OpenStudy (anonymous):

simplify 3^1/2 . 3^1/2

4 years ago
OpenStudy (mertsj):

Use the principle: ( a^m)(a^n)=a^(m+n)

4 years ago
OpenStudy (mertsj):

\[a^ma^n=a ^{m+n}\]

4 years ago
OpenStudy (anonymous):

how do you do that?

4 years ago
OpenStudy (mertsj):

If the bases are the same, you multiply expressions by adding the exponents. Your bases are the same. Add the exponents.

4 years ago
OpenStudy (anonymous):

9^1/2?

4 years ago
OpenStudy (mertsj):

what is the exponent of 3^1/2?

4 years ago
OpenStudy (anonymous):

6?

4 years ago
OpenStudy (mertsj):

\[4^7\]

4 years ago
OpenStudy (mertsj):

In the expression I just posted, 4 is the base and 7 is the exponent

4 years ago
OpenStudy (anonymous):

Oh okay, so then what?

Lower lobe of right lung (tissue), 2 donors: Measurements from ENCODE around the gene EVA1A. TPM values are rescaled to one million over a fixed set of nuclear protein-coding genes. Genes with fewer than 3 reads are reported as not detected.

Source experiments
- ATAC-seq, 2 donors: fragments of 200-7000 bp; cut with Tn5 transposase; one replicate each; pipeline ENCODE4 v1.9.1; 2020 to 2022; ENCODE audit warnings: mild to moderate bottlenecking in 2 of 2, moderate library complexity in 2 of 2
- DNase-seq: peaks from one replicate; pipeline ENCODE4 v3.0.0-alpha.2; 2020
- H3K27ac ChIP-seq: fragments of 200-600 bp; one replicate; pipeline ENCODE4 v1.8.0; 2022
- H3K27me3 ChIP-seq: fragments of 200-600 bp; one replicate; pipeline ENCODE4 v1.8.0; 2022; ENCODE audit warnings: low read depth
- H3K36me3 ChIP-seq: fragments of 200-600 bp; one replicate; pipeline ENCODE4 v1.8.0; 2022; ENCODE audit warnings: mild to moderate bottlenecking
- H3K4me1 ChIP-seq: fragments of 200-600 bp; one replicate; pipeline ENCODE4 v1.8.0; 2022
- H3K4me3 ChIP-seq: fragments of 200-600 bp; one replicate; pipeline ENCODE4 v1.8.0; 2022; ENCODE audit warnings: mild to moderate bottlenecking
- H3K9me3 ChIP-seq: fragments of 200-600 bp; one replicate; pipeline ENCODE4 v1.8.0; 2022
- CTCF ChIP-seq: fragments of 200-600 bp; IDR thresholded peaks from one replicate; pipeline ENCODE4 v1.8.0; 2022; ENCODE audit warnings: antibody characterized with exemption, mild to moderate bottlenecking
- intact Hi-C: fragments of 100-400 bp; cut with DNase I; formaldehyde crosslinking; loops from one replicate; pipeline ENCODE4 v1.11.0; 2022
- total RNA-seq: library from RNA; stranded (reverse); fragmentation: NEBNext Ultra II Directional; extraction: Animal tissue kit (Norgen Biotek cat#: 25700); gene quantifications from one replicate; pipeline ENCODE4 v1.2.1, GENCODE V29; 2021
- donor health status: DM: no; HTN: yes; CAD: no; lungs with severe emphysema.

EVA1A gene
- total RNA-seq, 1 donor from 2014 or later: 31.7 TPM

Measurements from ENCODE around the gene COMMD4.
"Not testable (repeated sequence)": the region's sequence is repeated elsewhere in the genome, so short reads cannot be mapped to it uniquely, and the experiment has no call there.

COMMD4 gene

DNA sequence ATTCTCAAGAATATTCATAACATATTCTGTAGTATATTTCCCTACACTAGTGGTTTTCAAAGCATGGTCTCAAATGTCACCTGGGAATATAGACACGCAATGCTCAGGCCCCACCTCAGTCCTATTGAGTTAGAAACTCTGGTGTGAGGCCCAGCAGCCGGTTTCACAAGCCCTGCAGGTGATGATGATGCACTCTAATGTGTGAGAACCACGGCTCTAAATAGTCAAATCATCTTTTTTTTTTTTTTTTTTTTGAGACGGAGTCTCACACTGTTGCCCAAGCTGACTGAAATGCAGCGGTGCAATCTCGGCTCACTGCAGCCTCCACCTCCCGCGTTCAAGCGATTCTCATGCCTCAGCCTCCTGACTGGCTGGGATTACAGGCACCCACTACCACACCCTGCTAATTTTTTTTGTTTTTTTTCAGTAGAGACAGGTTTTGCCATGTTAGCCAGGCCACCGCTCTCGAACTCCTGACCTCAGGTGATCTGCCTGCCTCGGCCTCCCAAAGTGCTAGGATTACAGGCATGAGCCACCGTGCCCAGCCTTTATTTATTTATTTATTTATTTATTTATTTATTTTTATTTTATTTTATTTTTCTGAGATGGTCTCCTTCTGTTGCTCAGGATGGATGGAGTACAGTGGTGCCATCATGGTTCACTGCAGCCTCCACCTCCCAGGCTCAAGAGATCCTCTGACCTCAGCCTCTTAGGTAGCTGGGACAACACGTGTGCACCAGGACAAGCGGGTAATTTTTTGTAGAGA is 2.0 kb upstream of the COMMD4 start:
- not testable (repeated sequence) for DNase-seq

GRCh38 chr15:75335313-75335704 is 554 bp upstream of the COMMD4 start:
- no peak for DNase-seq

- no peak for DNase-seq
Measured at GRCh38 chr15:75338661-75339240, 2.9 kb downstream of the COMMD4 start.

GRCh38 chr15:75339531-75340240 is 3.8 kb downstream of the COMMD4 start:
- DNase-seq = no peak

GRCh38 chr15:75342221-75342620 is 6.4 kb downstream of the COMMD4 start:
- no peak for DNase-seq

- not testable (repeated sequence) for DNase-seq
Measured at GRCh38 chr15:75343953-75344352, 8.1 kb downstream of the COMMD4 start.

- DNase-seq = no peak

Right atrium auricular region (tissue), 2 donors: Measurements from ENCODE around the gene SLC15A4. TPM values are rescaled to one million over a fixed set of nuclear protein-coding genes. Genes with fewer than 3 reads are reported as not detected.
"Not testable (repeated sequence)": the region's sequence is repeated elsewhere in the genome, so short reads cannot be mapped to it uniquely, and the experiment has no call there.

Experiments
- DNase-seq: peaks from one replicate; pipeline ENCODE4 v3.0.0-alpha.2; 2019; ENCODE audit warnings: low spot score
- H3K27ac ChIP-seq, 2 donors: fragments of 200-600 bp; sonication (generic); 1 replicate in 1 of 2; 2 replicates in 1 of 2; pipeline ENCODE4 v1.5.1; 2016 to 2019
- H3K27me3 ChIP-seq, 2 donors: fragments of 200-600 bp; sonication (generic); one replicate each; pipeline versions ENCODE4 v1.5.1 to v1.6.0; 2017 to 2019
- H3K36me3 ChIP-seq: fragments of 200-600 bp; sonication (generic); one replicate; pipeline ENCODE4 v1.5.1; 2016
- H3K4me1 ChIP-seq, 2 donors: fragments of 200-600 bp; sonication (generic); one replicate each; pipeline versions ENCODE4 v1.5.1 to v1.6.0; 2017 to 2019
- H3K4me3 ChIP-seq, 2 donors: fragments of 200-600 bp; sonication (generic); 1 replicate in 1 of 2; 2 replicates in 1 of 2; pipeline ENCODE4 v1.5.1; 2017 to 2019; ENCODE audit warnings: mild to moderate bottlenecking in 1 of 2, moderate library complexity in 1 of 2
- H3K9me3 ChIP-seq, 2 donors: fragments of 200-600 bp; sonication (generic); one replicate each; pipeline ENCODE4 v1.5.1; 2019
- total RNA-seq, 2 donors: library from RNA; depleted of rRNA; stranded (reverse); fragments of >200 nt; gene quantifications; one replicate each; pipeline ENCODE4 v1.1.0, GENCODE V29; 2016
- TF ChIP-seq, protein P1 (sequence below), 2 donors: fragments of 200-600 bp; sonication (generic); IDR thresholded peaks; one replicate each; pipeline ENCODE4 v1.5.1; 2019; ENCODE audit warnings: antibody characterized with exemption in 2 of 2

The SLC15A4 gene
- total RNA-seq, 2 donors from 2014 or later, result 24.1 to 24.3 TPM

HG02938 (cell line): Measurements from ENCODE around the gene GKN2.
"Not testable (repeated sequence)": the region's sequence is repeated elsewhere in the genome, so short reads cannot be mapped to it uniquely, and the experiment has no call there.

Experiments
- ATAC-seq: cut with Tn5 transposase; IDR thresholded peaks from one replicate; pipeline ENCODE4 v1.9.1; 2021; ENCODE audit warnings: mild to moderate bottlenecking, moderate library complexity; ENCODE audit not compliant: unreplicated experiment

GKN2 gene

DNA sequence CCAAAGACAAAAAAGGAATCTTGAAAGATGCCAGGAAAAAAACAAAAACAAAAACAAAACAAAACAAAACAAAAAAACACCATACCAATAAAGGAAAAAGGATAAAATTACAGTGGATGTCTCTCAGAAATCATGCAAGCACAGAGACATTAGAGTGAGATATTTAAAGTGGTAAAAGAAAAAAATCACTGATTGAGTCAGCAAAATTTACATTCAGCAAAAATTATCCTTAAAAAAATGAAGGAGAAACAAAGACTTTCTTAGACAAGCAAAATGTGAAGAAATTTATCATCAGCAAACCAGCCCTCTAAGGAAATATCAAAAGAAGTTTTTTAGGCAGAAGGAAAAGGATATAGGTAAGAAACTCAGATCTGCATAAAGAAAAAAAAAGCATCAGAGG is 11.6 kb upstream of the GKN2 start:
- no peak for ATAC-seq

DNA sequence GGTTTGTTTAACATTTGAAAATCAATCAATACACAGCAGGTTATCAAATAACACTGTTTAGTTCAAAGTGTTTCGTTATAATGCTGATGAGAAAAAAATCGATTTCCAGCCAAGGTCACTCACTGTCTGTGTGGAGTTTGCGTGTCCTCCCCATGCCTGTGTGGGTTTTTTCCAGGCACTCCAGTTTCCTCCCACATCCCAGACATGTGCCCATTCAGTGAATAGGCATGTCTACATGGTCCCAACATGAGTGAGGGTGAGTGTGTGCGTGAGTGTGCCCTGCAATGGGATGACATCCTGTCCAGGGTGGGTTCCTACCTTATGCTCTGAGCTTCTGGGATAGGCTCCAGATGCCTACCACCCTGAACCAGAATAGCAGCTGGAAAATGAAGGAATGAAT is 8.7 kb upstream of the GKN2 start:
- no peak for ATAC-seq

4 years ago
OpenStudy (mertsj):

\[(4^7 )(4^6)=4^{7+6}=4^{13}\]

4 years ago
OpenStudy (mertsj):

Add the exponents.

4 years ago
OpenStudy (anonymous):

oh okay so 4^13 is the answer?

4 years ago
OpenStudy (anonymous):

@Mertsj

4 years ago
OpenStudy (mertsj):

Did you see what I posted?

4 years ago
OpenStudy (anonymous):

yeah but is the answer 4^13?

4 years ago
OpenStudy (mertsj):

That is the answer to the problem I made up. Now you use the same ideas to do your problem.

4 years ago
OpenStudy (anonymous):

okay but how do you add fractions?

4 years ago
OpenStudy (mertsj):

Oh please!! Are you telling me that if you have 1/2 dollar and someone gives you 1/2 dollar you don't know how much money you now have?????

4 years ago
OpenStudy (anonymous):

oh so the answer to my proclem is 3^1?

4 years ago
OpenStudy (mertsj):

yes

4 years ago
OpenStudy (anonymous):

oh okay, thanks!

4 years ago
OpenStudy (mertsj):

yw

4 years ago